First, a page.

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We Will Network Again

Time to get into great networking shape

 


Given the last thirty days in isolation, social distancing, and mask-wearing, you might guess that we would all give our right arm to put on our best work outfit to attend a networking event. With people in a crowded room!  Those were the days when we had them……

The fact is, most women would rather go to the dentist than a professional networking event. 

This is not news, and when I participated in a panel discussion about a month ago on the topic of networking, I felt it was reconfirmed. I do believe that business networking comes more naturally to men. It’s something they do, not only at designated networking events but wherever there’s an opportunity.

Even as an extrovert, I become a bit nervous in advance of a networking event, especially when I know I won’t recognize many people, but I put on my bravery armor and go. Whenever I attend a networking event, I come out feeling alive and ready to reach for way more of my potential, a feeling I want for you too. 

Networking events, like all other gatherings, have been put on hold for a while because of coronavirus restrictions. In the meantime, you can use LinkedIn and Zoom or Facetime for 1:1 networking to practice some of these networking skills:

  1. Be brave. Remember the reason you are there and don’t huddle in the corner with the one or two people you know.  Make yourself go up to others and introduce yourself.  If there is a speaker or panel of speakers, stay behind and go meet them after the presentation.  I assure you when you leave, you are going to feel like you just finished a triathlon or climbed a mountain to the top—you are going to feel that thrill of bravery and results.
     
  2. Be curious.  The best way to get past your fear is to make it about them. Ask questions about their work, but don’t neglect to ask about personal interests or their families. I have found that the common denominators of shared interests in other subjects bring people together. Sports are a great common interest for most men. It’s why a man in the C-Suite and a man in a lower-level management position can begin talking about their favorite NFL team and feel on common ground. Above all, networking is about making a connection. So be curious, ask questions and work on your listening skills.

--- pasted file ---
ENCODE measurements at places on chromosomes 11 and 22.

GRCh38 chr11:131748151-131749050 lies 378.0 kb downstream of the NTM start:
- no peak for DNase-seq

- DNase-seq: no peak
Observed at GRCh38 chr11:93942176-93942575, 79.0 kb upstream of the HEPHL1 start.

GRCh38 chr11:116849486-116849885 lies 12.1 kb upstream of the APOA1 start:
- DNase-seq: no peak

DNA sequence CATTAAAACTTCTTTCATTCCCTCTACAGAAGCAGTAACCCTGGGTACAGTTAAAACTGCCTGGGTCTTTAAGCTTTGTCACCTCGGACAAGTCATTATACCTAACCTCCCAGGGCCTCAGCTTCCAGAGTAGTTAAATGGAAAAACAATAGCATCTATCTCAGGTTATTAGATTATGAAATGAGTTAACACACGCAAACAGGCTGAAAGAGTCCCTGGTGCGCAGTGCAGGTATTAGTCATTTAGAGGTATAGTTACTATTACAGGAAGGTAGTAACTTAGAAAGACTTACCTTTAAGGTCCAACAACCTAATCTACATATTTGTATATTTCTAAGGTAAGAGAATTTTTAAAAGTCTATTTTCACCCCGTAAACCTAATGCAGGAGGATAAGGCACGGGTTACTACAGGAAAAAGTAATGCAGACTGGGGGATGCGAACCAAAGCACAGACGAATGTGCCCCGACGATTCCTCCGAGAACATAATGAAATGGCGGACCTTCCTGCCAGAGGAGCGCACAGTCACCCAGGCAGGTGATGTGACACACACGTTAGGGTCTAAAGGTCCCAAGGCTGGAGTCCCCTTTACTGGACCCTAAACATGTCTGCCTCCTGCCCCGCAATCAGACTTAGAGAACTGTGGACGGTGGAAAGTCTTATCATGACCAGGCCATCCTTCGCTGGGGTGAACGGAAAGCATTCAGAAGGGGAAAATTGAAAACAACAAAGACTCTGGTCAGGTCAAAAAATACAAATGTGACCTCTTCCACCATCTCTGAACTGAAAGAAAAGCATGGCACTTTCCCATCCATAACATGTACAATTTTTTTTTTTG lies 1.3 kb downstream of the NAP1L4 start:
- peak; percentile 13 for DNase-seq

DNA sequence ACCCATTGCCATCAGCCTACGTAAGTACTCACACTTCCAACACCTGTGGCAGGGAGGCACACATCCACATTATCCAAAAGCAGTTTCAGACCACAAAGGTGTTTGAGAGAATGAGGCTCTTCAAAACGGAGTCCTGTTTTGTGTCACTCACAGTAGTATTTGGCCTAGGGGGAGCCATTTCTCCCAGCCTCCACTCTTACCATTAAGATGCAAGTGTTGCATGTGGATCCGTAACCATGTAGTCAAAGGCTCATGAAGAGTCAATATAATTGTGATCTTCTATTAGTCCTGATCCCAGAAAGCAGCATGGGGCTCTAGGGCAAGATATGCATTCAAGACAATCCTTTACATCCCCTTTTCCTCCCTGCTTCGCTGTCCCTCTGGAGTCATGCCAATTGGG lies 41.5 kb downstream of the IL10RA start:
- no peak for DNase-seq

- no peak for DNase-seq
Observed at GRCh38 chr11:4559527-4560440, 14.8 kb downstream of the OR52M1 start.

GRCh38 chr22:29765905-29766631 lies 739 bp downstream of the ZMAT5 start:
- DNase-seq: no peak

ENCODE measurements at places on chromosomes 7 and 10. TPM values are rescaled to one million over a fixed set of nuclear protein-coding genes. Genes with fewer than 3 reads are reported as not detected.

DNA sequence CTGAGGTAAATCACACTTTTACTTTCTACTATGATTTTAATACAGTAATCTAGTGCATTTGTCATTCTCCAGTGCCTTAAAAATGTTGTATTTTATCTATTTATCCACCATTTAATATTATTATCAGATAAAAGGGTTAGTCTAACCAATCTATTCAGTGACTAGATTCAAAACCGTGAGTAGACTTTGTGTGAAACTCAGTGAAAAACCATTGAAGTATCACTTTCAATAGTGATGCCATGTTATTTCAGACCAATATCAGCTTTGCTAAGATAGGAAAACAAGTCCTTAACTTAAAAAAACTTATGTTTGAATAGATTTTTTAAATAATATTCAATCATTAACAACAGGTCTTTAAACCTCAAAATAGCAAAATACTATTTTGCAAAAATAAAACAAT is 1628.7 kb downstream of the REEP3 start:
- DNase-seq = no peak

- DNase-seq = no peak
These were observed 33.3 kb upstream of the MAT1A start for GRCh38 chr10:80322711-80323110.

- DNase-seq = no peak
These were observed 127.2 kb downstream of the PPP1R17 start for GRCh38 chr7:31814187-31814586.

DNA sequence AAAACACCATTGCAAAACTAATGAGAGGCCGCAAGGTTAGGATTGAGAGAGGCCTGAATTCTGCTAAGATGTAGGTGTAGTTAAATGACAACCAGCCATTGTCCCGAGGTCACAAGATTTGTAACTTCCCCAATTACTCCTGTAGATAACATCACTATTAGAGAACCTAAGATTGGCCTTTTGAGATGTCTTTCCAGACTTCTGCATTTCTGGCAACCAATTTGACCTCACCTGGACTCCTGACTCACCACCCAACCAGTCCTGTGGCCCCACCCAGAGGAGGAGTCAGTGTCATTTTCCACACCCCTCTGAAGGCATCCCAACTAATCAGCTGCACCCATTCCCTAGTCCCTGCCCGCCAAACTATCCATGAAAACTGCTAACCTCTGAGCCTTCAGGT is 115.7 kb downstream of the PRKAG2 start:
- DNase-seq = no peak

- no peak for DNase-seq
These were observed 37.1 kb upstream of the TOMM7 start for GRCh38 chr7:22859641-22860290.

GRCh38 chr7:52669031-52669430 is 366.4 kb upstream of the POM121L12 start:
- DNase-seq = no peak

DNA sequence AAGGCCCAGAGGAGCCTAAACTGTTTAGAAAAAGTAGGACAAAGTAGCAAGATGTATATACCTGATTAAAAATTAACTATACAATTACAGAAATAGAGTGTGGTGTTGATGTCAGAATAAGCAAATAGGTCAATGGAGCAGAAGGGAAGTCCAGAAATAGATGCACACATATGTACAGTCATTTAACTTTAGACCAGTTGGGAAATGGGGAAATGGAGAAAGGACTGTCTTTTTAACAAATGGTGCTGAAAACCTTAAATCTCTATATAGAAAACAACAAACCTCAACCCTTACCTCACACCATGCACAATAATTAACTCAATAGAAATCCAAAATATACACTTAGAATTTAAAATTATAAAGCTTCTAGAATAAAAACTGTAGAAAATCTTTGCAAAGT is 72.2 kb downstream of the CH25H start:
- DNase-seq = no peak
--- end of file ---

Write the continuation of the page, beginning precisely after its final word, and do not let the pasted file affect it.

I think women are really good at making friends and not good at networking. Men are good at networking and not necessarily making friends. That's a gross generalization, but I think it holds in many ways.  

-  Madeleine Albright

  1. Be a Resource.  Let’s say you meet someone and get into a conversation about struggles with his or her boss or discover they are looking for a new workout club. Perhaps you can recommend an executive coach you’ve worked with or share your personal trainer’s contact info.  Go the next step and follow up a month later.
     
  2. Be willing to give without expecting anything in return. A terrific book I’ve been recommending lately is Give and Take by Adam Grant.  READ it, especially if you struggle with networking.  Research shows that people who willingly give without expecting anything in return are the most successful, not only in peace of mind but in their work and bank accounts.  I talk to people all the time about their careers, their resumes, what makes the most sense as a next career move.  This does not result in a direct deposit to my bank account and much of the time, I can expect nothing at all in return.  But I do believe that the “pay it forward” belief system works.

My advice for folks on networking is give, give, give.  You will later receive.  But you are really planting these seeds. Some of them will die, and they won’t become anything.  Many of them will take many, many years before they pay off for you.       

- Sallie Krawcheck   
   

  1. Be positive.  If there is one line that is a networking buzz kill, and I hear women using it over and over, it’s: “I’m so busy.”  I believe women say this 10 times more than men. First, who isn’t? Second, it doesn’t matter. You can either find time or not. You don’t want a great new contact thinking you may be unreliable or lacking good management skills. Try to remove that phrase from your vocabulary and that belief from your mindset.
     
  2. Be interesting. Instead of saying you’re busy, talk about some of the activities that are keeping you busy in an interesting or even humorous way. If it’s your children taking up your time, you could talk about their activities and accomplishments. Find something that can be the common ground to make a more meaningful connection.   
     
  3. Be direct.  How many of you have met someone and said to them (or yourself) upon leaving, “I am going to reach out to schedule a coffee or lunch with Kate.”  And then you don’t.  And then time goes by. And then you get caught right back in your to-do list. And then you are too embarrassed to connect. Within 48 hours, look at that business card and call or email that person and get something scheduled. 

In general, men make the most of networking events, more so than women, because they do these things and reap the rewards. Personally, I can’t wait to get back to attending networking events.  It is an incredible tool that every woman should have and use for personal satisfaction and professional career growth.

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